The battery for the solar array for Rock River Lumber and Grain was in the middle of two large grain bins (over 500,000 bushels). Twin State Technical Services was brought in after the array installation and battery setup to devise a way to connect the battery device to the network from this remote location.
Twin State Technical Services needed to connect a battery located in a remote location with heavy semi traffic to a public network so Rock River Lumber and Grain could store energy from an existing solar array.
In his own words ...
Jake Thompson sat down with Neal Rabogliatti to discuss this project in detail. Hear all the details by listening to this small business talks podcast.
Twin State Technical Services network engineer, Jake Thompson, stepped up to the challenge and worked with RRLG, Tesla, and Moxie Solar to connect the battery with point-to-point devices. The devices were mounted on a safety rail system to keep things high enough to be out of the way and the receiving side was placed using conduit and Unistrut to account for heavy semi traffic in the area.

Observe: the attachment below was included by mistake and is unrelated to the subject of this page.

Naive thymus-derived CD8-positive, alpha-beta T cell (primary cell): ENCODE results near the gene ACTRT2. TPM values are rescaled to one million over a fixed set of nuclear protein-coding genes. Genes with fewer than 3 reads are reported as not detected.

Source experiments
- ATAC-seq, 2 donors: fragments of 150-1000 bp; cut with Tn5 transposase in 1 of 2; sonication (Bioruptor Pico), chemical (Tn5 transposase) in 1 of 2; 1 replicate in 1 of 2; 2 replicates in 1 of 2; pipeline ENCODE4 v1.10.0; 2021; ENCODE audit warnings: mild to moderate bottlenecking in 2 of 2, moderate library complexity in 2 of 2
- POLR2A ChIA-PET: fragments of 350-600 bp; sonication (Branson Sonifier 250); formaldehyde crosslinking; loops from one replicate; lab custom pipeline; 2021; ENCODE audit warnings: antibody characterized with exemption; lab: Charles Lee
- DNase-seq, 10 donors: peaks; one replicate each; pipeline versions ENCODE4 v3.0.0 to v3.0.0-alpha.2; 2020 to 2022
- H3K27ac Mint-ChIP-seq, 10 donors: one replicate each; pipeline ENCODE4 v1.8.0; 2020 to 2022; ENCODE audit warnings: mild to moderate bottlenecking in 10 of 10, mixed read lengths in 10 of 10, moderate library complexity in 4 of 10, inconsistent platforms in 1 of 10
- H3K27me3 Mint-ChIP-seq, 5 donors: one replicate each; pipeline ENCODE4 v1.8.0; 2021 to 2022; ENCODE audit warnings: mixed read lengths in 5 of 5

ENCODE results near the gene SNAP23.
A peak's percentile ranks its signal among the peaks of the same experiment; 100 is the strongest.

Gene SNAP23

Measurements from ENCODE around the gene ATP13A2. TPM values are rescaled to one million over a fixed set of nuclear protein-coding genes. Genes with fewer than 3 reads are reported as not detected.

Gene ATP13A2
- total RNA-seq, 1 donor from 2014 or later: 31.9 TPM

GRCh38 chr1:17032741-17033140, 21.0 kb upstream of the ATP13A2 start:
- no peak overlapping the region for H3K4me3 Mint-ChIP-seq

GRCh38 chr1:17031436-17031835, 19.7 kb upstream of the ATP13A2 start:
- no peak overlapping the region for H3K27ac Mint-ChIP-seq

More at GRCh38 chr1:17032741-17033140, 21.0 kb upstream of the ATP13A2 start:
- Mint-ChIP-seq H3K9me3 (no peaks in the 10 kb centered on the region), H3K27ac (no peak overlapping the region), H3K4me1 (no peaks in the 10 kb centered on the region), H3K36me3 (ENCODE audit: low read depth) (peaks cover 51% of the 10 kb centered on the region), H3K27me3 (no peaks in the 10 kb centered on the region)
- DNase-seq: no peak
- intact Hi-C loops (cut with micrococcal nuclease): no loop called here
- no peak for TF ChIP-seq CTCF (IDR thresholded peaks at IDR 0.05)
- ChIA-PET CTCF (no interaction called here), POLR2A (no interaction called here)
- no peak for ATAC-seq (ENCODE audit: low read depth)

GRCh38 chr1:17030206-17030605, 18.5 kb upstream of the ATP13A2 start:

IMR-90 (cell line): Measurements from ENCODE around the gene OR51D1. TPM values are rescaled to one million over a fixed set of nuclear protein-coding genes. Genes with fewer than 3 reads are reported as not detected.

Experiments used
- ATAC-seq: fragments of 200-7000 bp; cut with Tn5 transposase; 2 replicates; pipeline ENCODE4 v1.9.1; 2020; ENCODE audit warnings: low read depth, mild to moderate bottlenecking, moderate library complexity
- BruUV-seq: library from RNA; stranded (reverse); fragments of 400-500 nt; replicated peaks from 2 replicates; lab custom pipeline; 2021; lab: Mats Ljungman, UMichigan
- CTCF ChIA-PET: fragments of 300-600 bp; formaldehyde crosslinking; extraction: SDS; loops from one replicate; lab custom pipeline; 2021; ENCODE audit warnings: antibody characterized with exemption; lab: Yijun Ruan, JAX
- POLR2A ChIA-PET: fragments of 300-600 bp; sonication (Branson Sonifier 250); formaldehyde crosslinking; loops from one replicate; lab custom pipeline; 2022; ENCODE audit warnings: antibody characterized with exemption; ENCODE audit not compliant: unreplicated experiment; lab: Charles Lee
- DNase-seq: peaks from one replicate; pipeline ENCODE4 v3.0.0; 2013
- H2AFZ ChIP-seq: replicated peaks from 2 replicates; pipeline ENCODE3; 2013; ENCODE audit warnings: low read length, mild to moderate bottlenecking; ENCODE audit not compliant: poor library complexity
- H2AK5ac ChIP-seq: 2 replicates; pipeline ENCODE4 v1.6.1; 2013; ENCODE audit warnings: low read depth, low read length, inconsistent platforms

Working closely with Tesla support, Jake was able to bring the battery device onto the network and avoided conflict with other devices. Once everything had been connected internally, Jake worked with the power company to allow outside access via an IPSEC tunnel.
A fully connected battery with point-to-point devices and ROI for the client using the device. Twin State Technical Services continues to monitor the setup and security protocols for RRLG and provides them with managed services.